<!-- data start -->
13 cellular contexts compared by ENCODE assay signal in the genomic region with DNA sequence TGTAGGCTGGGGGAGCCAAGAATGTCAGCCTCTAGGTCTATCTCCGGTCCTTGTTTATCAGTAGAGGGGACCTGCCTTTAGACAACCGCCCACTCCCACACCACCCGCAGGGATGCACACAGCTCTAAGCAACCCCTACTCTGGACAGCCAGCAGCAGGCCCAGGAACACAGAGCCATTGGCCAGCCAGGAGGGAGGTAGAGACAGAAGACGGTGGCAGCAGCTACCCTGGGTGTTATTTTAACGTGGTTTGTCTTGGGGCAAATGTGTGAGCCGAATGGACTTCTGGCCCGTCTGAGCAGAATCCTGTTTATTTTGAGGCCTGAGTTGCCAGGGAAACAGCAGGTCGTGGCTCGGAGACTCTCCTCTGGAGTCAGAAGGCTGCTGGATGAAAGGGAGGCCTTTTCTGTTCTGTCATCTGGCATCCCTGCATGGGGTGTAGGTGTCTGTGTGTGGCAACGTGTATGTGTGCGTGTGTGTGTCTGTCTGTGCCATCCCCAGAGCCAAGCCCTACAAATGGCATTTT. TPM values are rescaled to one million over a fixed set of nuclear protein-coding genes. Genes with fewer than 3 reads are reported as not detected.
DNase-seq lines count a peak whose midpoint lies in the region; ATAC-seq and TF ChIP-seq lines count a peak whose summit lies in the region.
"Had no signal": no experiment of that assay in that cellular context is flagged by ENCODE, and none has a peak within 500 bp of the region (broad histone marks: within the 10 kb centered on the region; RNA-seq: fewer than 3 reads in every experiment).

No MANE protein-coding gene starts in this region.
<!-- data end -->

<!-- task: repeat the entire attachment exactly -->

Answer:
13 cellular contexts compared by ENCODE assay signal in the genomic region with DNA sequence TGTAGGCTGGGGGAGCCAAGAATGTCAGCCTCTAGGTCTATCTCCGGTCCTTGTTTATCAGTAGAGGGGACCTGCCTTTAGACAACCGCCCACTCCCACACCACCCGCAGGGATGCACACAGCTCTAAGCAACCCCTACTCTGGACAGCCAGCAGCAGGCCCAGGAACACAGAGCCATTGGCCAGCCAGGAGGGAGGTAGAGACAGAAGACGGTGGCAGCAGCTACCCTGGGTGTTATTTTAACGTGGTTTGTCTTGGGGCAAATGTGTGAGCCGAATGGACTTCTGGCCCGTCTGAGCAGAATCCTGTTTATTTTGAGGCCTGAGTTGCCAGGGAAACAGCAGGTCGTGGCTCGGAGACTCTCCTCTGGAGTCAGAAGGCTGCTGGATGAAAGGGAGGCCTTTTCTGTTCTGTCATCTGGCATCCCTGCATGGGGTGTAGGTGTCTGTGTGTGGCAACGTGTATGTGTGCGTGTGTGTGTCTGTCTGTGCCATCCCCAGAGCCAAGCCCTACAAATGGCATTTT. TPM values are rescaled to one million over a fixed set of nuclear protein-coding genes. Genes with fewer than 3 reads are reported as not detected.
DNase-seq lines count a peak whose midpoint lies in the region; ATAC-seq and TF ChIP-seq lines count a peak whose summit lies in the region.
"Had no signal": no experiment of that assay in that cellular context is flagged by ENCODE, and none has a peak within 500 bp of the region (broad histone marks: within the 10 kb centered on the region; RNA-seq: fewer than 3 reads in every experiment).

No MANE protein-coding gene starts in this region.